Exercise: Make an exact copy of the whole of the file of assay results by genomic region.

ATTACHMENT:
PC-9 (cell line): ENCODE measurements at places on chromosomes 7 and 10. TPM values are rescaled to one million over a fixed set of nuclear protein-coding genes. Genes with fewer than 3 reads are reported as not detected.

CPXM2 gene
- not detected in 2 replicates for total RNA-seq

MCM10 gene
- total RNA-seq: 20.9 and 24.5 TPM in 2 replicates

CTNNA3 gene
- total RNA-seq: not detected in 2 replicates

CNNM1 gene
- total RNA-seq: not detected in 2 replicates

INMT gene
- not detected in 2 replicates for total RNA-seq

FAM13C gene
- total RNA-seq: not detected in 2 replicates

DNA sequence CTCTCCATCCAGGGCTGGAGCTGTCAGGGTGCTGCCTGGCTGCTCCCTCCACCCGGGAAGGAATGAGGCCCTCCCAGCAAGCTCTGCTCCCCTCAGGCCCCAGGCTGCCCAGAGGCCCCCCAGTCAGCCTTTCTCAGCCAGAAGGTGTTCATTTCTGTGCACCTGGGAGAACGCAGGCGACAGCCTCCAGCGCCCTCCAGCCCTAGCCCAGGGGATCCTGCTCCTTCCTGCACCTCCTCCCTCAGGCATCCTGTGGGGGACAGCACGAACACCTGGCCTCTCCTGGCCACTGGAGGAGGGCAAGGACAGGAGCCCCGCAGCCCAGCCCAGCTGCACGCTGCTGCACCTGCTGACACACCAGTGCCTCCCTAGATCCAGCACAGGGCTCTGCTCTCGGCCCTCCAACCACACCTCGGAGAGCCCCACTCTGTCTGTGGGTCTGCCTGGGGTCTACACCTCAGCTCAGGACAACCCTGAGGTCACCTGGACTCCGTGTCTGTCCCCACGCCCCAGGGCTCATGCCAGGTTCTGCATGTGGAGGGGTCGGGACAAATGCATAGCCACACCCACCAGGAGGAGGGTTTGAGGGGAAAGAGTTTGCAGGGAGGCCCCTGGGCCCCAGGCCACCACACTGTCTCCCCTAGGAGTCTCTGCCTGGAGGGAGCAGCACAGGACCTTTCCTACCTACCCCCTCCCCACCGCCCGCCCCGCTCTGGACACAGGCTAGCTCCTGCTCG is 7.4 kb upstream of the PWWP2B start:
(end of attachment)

PC-9 (cell line): ENCODE measurements at places on chromosomes 7 and 10. TPM values are rescaled to one million over a fixed set of nuclear protein-coding genes. Genes with fewer than 3 reads are reported as not detected.

CPXM2 gene
- not detected in 2 replicates for total RNA-seq

MCM10 gene
- total RNA-seq: 20.9 and 24.5 TPM in 2 replicates

CTNNA3 gene
- total RNA-seq: not detected in 2 replicates

CNNM1 gene
- total RNA-seq: not detected in 2 replicates

INMT gene
- not detected in 2 replicates for total RNA-seq

FAM13C gene
- total RNA-seq: not detected in 2 replicates

DNA sequence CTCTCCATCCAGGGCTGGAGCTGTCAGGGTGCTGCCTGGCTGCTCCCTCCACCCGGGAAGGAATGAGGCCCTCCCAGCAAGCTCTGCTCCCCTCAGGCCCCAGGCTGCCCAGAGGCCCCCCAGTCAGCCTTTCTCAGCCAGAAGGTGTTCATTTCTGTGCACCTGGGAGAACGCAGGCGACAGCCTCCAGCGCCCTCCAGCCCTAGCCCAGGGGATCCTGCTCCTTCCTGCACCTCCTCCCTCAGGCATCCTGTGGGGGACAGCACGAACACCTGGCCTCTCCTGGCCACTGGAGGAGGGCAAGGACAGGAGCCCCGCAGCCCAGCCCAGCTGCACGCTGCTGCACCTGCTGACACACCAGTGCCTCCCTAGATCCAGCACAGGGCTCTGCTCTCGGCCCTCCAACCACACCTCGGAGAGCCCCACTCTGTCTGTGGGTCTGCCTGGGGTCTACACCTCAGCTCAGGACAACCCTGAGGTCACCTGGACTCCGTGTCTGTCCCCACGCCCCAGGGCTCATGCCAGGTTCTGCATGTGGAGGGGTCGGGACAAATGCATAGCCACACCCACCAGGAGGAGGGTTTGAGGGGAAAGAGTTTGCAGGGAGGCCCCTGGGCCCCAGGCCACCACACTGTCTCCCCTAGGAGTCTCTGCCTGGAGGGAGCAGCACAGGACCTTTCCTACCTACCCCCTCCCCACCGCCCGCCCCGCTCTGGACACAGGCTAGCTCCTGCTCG is 7.4 kb upstream of the PWWP2B start: